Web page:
Cynthia C. Morton, '77 BS Biology is the William Lambert Richardson Professor of Obstetrics, Gynecology and Reproductive Biology and Professor of Pathology at Harvard Medical School, Director of Cytogenetics at Brigham and Women's Hospital, and Past Director of the Biomedical Research Institute at Brigham and Women's Hospital in Boston. She received her Ph.D. in Human Genetics from the Medical College of Virginia in Richmond. Dr. Morton is a past member of the Board of Directors of the American Board of Medical Genetics where she served as Secretary, Treasurer and Chair of the Accreditation Committee. She was Chair of the Molecular Genetic Pathology Policy and Exam Committees of the American Board of Medical Genetics and the American Board of Pathology. She served as a member and Chair of the Board of Scientific Counselors of the National Institute of Deafness and Other Communication Disorders, and as a member and Chair of the Board of Regents of the National Library of Medicine. Currently she is a member of the Counsel of Scientific Trustees of the Hearing Health Foundation and Chair of the Advisory Committee of the Veteran's Administration Genomic Medicine Program. Dr. Morton is the past Editor of The American Journal of Human Genetics, and is the President-elect of the American Society of Human Genetics. As a student at William & Mary, she was active in music, as well as a resident advisor, orientation aide, and member of Kappa Kappa Gamma social sorority, Phi Sigma, Delta Omicron and Mortar Board.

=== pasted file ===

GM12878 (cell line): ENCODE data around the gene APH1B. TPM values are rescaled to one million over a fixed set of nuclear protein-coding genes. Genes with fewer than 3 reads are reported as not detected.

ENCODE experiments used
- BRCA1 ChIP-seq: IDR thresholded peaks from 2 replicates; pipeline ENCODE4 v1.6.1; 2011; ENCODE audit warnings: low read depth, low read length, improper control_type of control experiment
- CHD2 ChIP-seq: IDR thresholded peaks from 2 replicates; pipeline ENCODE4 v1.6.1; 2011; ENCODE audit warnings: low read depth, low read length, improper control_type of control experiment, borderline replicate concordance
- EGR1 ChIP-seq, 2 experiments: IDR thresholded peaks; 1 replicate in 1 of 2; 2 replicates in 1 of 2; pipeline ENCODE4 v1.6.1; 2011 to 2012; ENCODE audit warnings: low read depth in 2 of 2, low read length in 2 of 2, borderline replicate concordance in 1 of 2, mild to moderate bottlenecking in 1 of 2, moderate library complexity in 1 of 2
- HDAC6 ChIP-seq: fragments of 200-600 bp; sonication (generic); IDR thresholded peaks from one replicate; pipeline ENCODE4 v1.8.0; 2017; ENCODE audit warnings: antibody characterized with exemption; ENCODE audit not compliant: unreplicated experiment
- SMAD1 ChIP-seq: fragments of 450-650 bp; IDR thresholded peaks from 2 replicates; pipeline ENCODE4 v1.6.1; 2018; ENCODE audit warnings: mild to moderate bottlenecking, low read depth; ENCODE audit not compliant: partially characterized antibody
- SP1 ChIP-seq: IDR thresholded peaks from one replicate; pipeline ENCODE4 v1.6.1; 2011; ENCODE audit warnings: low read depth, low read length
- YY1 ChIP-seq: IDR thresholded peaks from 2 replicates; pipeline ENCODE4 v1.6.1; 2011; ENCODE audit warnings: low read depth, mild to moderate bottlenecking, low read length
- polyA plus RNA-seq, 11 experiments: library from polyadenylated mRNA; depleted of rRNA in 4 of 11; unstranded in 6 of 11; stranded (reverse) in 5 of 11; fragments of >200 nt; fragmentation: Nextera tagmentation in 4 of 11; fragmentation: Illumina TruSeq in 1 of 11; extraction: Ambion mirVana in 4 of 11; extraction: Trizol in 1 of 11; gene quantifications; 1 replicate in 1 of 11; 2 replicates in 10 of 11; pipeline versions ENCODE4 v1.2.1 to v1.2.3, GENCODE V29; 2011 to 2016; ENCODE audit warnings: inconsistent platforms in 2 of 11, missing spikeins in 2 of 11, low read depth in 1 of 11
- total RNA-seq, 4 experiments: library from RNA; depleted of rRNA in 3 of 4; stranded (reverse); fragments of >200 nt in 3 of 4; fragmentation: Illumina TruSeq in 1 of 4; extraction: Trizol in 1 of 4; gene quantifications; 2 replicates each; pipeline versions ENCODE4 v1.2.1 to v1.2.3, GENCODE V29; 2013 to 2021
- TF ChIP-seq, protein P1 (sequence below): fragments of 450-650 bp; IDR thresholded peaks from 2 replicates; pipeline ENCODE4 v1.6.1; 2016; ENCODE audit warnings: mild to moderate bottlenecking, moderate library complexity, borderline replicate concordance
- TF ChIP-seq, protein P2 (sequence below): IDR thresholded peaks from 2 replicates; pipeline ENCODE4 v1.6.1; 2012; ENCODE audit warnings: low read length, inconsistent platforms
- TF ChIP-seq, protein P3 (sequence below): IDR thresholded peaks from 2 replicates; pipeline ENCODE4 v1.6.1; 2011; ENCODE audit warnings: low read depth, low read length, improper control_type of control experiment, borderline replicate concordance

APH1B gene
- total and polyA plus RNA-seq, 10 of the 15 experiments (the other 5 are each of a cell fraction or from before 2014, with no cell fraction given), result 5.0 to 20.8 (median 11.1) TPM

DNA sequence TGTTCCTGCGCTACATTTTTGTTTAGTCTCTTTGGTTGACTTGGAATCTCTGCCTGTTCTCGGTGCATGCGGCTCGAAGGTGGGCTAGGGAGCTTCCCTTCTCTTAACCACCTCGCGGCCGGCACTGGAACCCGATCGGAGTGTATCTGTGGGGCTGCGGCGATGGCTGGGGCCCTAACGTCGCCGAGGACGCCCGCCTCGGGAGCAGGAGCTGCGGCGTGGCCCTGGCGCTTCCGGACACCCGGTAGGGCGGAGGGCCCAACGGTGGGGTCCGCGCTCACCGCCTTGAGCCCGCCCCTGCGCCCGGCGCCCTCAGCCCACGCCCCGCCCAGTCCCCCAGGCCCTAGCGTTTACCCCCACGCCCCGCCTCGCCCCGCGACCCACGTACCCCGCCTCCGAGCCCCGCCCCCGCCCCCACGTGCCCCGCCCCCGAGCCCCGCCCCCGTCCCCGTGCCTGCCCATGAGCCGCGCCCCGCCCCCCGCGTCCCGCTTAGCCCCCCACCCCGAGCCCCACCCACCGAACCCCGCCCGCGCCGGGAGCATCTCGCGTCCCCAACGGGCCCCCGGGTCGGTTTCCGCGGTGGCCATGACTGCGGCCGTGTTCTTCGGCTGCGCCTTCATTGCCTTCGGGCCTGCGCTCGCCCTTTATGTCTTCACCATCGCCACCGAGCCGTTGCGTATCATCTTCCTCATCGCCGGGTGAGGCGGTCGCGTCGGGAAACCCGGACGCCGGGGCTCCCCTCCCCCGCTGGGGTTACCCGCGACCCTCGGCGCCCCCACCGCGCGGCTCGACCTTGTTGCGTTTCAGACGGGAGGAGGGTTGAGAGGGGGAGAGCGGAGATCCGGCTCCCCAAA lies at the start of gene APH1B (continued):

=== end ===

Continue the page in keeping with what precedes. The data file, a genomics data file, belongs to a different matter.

Lauren Onkey, ’85 BA English/Government is Senior Director of NPR Music in Washington, DC. In this role, she leads NPR Music's team of journalists, video, and podcast makers, and works with NPR's newsroom and robust Member station network to produce cutting edge music journalism and creative platforms for music discovery, including the Tiny Desk Concert Series. Prior to joining NPR, she was the inaugural Dean and Chair of the Jack, Joseph and Morton Mandel Humanities Center at Cuyahoga Community College in Cleveland, Ohio, where she created a program that provides students with civic engagement opportunities. She served as Vice President of Education and Public Programming at the Rock and Roll Hall of Fame and Museum from 2008-2015, developing and managing the museum's award-winning education and community programs. She was the executive producer of the museum's Annual Music Masters series and oversaw the Rock Hall's Library and Archives. Onkey spent fourteen years teaching literature and cultural studies at Ball State University in Muncie, Indiana, specializing in postcolonial literature and popular music studies. She is the author of Blackness and Transatlantic Irish Identity: Celtic Soul Brothers (Routledge 2009), an interdisciplinary study of the relationship between Irish and African-American heritage. Over the course of her career she has published many articles in literary studies, popular music studies, women's studies, and pedagogy. Onkey holds doctoral and master's degrees in English from the University of Illinois, Urbana-Champaign.